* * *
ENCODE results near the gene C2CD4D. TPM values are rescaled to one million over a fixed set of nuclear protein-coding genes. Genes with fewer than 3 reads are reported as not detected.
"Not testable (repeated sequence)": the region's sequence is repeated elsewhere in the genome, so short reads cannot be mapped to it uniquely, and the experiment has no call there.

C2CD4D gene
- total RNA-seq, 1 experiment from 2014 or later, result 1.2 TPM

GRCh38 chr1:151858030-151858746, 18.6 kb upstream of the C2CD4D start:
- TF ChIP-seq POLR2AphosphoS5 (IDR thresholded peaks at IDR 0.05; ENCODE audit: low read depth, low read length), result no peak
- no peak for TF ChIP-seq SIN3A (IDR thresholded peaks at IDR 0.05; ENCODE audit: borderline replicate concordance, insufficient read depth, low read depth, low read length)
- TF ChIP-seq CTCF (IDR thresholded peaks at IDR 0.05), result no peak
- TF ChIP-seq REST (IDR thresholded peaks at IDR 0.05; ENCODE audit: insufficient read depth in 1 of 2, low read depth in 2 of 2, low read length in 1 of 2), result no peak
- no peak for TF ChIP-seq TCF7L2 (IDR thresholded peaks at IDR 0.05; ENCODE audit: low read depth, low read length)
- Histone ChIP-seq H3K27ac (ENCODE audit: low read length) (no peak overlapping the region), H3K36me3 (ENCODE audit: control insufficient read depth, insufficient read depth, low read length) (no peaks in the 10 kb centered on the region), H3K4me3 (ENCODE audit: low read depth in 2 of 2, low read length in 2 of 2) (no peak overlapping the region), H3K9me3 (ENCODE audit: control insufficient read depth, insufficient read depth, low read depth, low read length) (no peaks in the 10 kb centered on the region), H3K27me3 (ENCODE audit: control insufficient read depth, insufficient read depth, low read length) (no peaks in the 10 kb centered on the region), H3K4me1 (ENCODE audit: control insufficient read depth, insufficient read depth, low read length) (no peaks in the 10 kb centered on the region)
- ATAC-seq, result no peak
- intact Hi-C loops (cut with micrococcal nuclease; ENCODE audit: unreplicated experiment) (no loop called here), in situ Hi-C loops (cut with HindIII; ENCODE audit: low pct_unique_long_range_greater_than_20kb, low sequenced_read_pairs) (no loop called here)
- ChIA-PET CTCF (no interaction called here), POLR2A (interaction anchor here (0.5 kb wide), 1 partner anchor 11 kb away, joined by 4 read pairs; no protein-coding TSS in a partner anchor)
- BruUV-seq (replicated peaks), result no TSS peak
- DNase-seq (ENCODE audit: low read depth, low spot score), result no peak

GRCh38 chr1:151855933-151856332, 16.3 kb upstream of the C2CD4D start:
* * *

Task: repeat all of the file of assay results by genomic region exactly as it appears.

ENCODE results near the gene C2CD4D. TPM values are rescaled to one million over a fixed set of nuclear protein-coding genes. Genes with fewer than 3 reads are reported as not detected.
"Not testable (repeated sequence)": the region's sequence is repeated elsewhere in the genome, so short reads cannot be mapped to it uniquely, and the experiment has no call there.

C2CD4D gene
- total RNA-seq, 1 experiment from 2014 or later, result 1.2 TPM

GRCh38 chr1:151858030-151858746, 18.6 kb upstream of the C2CD4D start:
- TF ChIP-seq POLR2AphosphoS5 (IDR thresholded peaks at IDR 0.05; ENCODE audit: low read depth, low read length), result no peak
- no peak for TF ChIP-seq SIN3A (IDR thresholded peaks at IDR 0.05; ENCODE audit: borderline replicate concordance, insufficient read depth, low read depth, low read length)
- TF ChIP-seq CTCF (IDR thresholded peaks at IDR 0.05), result no peak
- TF ChIP-seq REST (IDR thresholded peaks at IDR 0.05; ENCODE audit: insufficient read depth in 1 of 2, low read depth in 2 of 2, low read length in 1 of 2), result no peak
- no peak for TF ChIP-seq TCF7L2 (IDR thresholded peaks at IDR 0.05; ENCODE audit: low read depth, low read length)
- Histone ChIP-seq H3K27ac (ENCODE audit: low read length) (no peak overlapping the region), H3K36me3 (ENCODE audit: control insufficient read depth, insufficient read depth, low read length) (no peaks in the 10 kb centered on the region), H3K4me3 (ENCODE audit: low read depth in 2 of 2, low read length in 2 of 2) (no peak overlapping the region), H3K9me3 (ENCODE audit: control insufficient read depth, insufficient read depth, low read depth, low read length) (no peaks in the 10 kb centered on the region), H3K27me3 (ENCODE audit: control insufficient read depth, insufficient read depth, low read length) (no peaks in the 10 kb centered on the region), H3K4me1 (ENCODE audit: control insufficient read depth, insufficient read depth, low read length) (no peaks in the 10 kb centered on the region)
- ATAC-seq, result no peak
- intact Hi-C loops (cut with micrococcal nuclease; ENCODE audit: unreplicated experiment) (no loop called here), in situ Hi-C loops (cut with HindIII; ENCODE audit: low pct_unique_long_range_greater_than_20kb, low sequenced_read_pairs) (no loop called here)
- ChIA-PET CTCF (no interaction called here), POLR2A (interaction anchor here (0.5 kb wide), 1 partner anchor 11 kb away, joined by 4 read pairs; no protein-coding TSS in a partner anchor)
- BruUV-seq (replicated peaks), result no TSS peak
- DNase-seq (ENCODE audit: low read depth, low spot score), result no peak

GRCh38 chr1:151855933-151856332, 16.3 kb upstream of the C2CD4D start: